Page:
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J Biol Chem. 1995 Aug 25;270(34):19778-85.

Targeted inactivation of the mouse alpha 2-macroglobulin gene.

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Department of Human Genetics, K. U. Leuven, Belgium.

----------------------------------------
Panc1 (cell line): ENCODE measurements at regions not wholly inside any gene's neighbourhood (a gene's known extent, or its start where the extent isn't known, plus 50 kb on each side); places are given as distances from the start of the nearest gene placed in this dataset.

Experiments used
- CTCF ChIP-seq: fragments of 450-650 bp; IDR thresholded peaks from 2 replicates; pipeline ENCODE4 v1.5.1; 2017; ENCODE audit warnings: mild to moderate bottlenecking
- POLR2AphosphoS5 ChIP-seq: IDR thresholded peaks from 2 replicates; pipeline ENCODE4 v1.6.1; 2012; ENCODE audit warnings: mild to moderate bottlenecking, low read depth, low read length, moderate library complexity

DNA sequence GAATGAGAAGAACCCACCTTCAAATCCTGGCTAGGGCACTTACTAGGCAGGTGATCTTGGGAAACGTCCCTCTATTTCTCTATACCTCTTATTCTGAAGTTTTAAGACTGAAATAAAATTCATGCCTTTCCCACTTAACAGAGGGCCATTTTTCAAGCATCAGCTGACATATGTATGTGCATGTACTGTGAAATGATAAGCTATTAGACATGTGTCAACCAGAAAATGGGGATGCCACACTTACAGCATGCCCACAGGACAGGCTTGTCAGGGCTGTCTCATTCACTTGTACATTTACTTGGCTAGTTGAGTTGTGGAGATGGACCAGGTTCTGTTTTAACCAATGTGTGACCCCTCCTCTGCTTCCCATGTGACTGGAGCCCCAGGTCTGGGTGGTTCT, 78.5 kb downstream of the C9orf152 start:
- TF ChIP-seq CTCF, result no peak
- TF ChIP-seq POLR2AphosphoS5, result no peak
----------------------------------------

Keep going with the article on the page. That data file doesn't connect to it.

The mouse alpha 2-macroglobulin gene was inactivated in embryonic stem cells by homologous recombination. Liver alpha 2-macroglobulin mRNA and plasma protein was absent in homozygotes and reduced to 50% in heterozygotes. alpha 2-Macroglobulin-deficient mice were viable and produced normally sized litters with normal sex ratio over 3 generations. Characterization of adult homozygotes included diets with different fat content, treatments with endotoxin, bleomycin, carbon tetrachloride, and ethionine to test for immune system, lung, liver, and pancreas toxicity, respectively. Knock-out mice were more resistant to endotoxin but more sensitive to a choline-free diet supplemented with ethionine. Regulation of murinoglobulin mRNA expression during pregnancy was analyzed as a possible back-up mechanism for the deficiency in alpha 2-macroglobulin. In addition, expression of mRNA was studied, coding for alpha 2-macroglobulin receptor/lipoprotein receptor-related protein, low density lipoprotein receptor, and very low density lipoprotein receptor and for some common ligands, i.e. apolipoprotein E, lipoprotein lipase, and the 44-kDa heparin binding protein. Their differential regulation in the knock-out mice relative to C57B1 mice was evident and is discussed. The impressive 15-fold increase in maternal liver murinoglobulin mRNA at partum in the knock-out mice indicated increased consumption, compared to only 4-fold in normal mice. Thus, murinoglobulin appears as the major proteinase inhibitor around partum, obviously solicited to a much greater extend in alpha 2-macroglobulin-deficient mice.

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